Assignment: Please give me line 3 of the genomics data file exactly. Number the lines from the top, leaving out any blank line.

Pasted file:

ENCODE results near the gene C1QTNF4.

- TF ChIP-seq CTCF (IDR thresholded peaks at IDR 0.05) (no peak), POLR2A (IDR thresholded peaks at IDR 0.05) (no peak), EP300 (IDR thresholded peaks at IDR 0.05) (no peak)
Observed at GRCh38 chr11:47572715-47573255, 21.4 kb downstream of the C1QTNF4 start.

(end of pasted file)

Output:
Observed at GRCh38 chr11:47572715-47573255, 21.4 kb downstream of the C1QTNF4 start.